When Margaret Gray ’90 spoke to the Lafayette community last month, she was accompanied by thousands of invisible exploited workers.
In researching her new book, Labor and the Locavore: The Making of a Comprehensive Food Ethic, Gray found that while consumers’ increased interest in buying farm-fresh produce has benefited small, local growers, farmworkers continue to suffer from the same difficult conditions that they did 100 years ago.
Through hundreds of interviews in the Hudson Valley, Gray discovered local farm workers had many of the same experiences as their factory farm counterparts—long hours; low pay, underpayment, and lack of overtime; extreme weather; substandard housing; pesticide exposure; job insecurity; and lack of respect.
An unexpected finding was the paternalism that serves as a form of labor control. “Workers I met were able to take home farm produce, drive farm vehicles, and house their non-farmworker wives and children on the farms; some even lived in farm-owned housing with free electricity and satellite television. To secure the continuation of these benefits, workers don’t complain, and they worry that if they do speak up they might lose the perks, or worse, be fired. They are acutely aware of the power dynamics.”
Gray’s interest in social justice has roots at Lafayette. She tutored at the Northampton County prison, completed an independent study on the politics of Haiti with the late Prof. John McCartney, and went on outreach trips to Haiti led by then-chaplain, Father Tom Hagan, who now runs Hands Together with Doug Campbell ’86. The course From Generosity to Justice showed her the value of activism over philanthropy.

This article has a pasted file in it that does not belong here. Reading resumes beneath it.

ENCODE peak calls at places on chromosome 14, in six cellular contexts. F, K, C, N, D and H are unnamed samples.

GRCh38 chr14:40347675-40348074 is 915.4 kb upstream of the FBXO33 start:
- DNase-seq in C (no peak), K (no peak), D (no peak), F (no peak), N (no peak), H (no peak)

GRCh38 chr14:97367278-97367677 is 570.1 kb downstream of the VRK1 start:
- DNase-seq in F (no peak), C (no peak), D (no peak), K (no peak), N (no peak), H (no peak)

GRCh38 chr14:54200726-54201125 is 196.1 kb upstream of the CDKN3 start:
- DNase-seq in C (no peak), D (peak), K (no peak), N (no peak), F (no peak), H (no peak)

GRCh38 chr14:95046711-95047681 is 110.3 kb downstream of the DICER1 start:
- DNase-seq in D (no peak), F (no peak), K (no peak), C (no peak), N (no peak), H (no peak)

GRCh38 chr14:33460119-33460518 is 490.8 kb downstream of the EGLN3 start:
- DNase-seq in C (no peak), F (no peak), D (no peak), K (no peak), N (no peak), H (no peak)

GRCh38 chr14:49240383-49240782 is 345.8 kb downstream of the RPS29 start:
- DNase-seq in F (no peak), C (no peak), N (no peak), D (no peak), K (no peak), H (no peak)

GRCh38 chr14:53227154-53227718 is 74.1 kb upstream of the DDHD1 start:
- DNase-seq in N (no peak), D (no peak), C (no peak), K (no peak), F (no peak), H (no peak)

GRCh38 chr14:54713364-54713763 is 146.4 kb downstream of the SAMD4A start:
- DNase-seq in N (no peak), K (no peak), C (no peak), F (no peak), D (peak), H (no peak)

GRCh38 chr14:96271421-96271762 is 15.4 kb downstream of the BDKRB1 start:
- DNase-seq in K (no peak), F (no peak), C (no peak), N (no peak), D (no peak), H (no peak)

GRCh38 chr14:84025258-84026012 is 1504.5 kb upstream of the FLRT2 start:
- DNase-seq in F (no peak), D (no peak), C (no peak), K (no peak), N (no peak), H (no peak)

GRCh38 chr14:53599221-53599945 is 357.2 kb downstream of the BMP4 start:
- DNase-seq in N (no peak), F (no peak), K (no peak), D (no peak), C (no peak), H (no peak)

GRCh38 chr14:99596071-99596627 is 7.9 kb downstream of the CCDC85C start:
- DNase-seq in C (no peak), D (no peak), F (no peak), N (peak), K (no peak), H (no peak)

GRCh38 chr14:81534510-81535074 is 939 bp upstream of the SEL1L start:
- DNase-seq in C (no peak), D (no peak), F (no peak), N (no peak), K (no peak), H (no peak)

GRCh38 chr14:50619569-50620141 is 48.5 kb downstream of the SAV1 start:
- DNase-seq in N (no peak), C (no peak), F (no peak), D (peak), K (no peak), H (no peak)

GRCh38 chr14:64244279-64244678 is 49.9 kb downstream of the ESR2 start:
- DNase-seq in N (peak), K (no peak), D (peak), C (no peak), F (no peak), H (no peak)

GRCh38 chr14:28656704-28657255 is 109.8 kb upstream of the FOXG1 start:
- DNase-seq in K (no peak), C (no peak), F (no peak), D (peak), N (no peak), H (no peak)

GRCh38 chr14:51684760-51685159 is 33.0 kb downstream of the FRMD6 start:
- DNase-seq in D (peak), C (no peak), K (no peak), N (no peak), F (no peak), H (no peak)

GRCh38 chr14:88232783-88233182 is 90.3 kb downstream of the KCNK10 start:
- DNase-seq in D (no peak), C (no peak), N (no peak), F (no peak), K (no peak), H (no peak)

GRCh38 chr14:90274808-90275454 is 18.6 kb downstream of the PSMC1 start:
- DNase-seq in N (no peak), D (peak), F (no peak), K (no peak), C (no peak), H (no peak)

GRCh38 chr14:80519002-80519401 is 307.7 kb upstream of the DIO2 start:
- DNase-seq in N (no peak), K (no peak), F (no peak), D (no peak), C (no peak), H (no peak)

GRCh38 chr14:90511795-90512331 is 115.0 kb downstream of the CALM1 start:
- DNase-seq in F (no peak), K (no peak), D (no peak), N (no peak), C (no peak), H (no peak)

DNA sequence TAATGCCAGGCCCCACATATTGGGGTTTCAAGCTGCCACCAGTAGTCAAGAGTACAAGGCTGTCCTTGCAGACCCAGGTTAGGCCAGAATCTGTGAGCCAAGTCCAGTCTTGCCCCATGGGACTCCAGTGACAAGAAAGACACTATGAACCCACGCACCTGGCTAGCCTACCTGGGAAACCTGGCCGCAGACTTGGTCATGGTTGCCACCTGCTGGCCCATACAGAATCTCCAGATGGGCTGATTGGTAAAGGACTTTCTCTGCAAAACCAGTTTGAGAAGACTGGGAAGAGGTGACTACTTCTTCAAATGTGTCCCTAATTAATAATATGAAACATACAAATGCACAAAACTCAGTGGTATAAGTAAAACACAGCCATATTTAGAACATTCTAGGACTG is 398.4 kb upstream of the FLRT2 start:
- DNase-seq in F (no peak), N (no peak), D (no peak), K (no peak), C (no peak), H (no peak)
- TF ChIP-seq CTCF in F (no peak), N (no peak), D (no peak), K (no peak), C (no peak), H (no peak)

A government and law graduate, Gray was on the track and field team. In 2013 she returned for a farewell gathering for long-time coach Julio Piazza, who began the same year she did.
Gray holds a Ph.D. in political science from City University of New York Graduate Center and is associate professor of political science at Adelphi University. Her book won the 2014 Best Book Award from Association for the Study of Food and Society and from Labor Project, American Political Science Association.
—Stevie O. Daniels